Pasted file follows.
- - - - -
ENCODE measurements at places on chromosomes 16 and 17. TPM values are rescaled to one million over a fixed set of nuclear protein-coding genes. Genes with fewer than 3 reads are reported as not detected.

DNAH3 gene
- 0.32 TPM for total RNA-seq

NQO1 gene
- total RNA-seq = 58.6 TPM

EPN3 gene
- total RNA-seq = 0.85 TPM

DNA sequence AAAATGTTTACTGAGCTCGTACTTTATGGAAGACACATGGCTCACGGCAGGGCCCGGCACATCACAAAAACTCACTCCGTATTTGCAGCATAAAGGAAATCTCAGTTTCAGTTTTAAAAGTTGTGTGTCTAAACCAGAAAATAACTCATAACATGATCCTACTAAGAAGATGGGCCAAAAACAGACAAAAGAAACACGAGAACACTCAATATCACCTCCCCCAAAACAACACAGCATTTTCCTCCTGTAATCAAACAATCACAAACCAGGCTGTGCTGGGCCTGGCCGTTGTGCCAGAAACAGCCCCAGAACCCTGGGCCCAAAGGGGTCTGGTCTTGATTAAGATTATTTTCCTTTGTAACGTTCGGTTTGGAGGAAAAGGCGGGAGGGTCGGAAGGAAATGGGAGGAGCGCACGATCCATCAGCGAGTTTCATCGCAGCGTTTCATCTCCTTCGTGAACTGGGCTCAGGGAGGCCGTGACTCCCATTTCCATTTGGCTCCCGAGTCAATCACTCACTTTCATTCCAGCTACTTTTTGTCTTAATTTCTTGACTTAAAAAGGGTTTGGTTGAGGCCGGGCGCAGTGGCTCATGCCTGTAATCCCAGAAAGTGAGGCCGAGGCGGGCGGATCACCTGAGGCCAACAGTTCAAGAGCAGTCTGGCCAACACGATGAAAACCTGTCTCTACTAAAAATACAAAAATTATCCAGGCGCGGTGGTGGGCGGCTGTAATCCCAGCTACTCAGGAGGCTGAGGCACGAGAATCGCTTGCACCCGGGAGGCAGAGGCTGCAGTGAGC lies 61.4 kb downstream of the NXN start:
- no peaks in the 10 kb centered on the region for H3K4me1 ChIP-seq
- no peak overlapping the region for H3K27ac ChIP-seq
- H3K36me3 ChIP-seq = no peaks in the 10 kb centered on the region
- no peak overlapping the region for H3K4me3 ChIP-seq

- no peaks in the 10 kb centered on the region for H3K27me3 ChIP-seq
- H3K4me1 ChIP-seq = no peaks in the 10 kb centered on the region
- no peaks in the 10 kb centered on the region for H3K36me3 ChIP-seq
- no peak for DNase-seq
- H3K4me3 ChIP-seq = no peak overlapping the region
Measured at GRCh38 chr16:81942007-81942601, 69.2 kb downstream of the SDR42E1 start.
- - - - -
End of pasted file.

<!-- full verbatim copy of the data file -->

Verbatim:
ENCODE measurements at places on chromosomes 16 and 17. TPM values are rescaled to one million over a fixed set of nuclear protein-coding genes. Genes with fewer than 3 reads are reported as not detected.

DNAH3 gene
- 0.32 TPM for total RNA-seq

NQO1 gene
- total RNA-seq = 58.6 TPM

EPN3 gene
- total RNA-seq = 0.85 TPM

DNA sequence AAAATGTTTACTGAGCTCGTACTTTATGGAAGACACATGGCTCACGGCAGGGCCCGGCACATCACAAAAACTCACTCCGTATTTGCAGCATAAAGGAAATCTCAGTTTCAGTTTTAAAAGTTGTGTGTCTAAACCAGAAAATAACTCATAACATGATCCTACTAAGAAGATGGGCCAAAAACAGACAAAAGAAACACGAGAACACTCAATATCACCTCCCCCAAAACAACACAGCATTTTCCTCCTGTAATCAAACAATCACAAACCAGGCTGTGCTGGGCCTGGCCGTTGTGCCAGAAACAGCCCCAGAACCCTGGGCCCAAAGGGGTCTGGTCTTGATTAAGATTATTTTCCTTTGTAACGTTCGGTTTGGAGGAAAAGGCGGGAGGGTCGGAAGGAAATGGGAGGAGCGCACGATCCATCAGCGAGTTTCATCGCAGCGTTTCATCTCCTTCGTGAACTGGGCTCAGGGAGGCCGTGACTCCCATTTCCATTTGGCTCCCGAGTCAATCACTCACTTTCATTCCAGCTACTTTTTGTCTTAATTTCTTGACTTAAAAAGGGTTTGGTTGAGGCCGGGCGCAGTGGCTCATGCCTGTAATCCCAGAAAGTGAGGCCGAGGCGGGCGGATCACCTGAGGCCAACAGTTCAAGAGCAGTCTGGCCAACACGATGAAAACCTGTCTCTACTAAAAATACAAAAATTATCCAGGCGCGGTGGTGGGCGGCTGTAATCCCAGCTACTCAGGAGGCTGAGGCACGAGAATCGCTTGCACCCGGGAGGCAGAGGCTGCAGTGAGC lies 61.4 kb downstream of the NXN start:
- no peaks in the 10 kb centered on the region for H3K4me1 ChIP-seq
- no peak overlapping the region for H3K27ac ChIP-seq
- H3K36me3 ChIP-seq = no peaks in the 10 kb centered on the region
- no peak overlapping the region for H3K4me3 ChIP-seq

- no peaks in the 10 kb centered on the region for H3K27me3 ChIP-seq
- H3K4me1 ChIP-seq = no peaks in the 10 kb centered on the region
- no peaks in the 10 kb centered on the region for H3K36me3 ChIP-seq
- no peak for DNase-seq
- H3K4me3 ChIP-seq = no peak overlapping the region
Measured at GRCh38 chr16:81942007-81942601, 69.2 kb downstream of the SDR42E1 start.